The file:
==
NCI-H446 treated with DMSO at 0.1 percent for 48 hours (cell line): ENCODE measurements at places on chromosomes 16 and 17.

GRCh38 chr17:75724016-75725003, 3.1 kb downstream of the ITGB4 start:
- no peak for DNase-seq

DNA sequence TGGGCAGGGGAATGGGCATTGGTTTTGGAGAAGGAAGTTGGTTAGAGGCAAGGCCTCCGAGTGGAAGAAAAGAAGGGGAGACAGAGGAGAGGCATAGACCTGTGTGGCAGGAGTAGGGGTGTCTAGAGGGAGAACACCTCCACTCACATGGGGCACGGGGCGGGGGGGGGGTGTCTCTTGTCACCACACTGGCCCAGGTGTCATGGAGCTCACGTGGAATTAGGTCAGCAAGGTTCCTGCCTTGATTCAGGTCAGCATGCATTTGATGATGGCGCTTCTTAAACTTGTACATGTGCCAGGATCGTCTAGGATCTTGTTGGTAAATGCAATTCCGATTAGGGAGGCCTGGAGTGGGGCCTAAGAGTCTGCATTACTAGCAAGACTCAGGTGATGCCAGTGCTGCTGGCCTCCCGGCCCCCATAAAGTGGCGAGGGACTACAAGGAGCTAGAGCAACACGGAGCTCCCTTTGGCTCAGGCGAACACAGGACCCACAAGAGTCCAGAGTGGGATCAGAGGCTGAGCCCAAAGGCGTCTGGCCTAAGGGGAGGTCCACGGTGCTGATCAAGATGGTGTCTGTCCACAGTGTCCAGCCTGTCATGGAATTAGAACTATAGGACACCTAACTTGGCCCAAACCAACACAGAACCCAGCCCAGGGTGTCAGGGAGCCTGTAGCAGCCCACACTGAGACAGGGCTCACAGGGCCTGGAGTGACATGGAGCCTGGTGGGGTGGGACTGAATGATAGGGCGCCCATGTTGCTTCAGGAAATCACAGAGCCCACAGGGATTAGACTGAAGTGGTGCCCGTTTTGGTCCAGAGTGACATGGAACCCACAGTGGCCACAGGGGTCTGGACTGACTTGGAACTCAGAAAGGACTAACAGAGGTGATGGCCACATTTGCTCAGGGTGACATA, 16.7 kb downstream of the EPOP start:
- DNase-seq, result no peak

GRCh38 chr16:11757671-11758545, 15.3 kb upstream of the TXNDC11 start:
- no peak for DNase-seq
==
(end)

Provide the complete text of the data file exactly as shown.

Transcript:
NCI-H446 treated with DMSO at 0.1 percent for 48 hours (cell line): ENCODE measurements at places on chromosomes 16 and 17.

GRCh38 chr17:75724016-75725003, 3.1 kb downstream of the ITGB4 start:
- no peak for DNase-seq

DNA sequence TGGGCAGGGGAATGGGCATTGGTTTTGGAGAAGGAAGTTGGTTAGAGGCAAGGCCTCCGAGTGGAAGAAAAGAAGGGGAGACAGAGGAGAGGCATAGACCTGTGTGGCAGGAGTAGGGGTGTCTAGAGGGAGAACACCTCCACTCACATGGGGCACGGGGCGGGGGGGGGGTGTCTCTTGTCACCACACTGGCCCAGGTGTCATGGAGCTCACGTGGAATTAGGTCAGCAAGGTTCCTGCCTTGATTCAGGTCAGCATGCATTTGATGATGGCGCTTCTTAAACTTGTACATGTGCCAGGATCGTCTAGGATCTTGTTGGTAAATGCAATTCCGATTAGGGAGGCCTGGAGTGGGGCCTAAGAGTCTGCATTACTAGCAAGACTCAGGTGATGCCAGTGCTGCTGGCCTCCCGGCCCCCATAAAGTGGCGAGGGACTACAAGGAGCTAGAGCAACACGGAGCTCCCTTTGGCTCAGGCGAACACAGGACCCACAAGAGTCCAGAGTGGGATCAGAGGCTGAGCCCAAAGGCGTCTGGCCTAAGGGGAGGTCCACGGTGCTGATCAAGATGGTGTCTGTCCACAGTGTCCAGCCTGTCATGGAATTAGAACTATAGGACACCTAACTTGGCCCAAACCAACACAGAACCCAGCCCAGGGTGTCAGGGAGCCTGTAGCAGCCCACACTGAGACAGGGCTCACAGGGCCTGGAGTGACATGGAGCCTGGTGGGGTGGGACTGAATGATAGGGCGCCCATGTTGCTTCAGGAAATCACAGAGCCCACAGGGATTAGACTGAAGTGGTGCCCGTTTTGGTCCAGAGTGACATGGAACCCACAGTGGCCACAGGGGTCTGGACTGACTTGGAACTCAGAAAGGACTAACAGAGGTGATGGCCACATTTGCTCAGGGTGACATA, 16.7 kb downstream of the EPOP start:
- DNase-seq, result no peak

GRCh38 chr16:11757671-11758545, 15.3 kb upstream of the TXNDC11 start:
- no peak for DNase-seq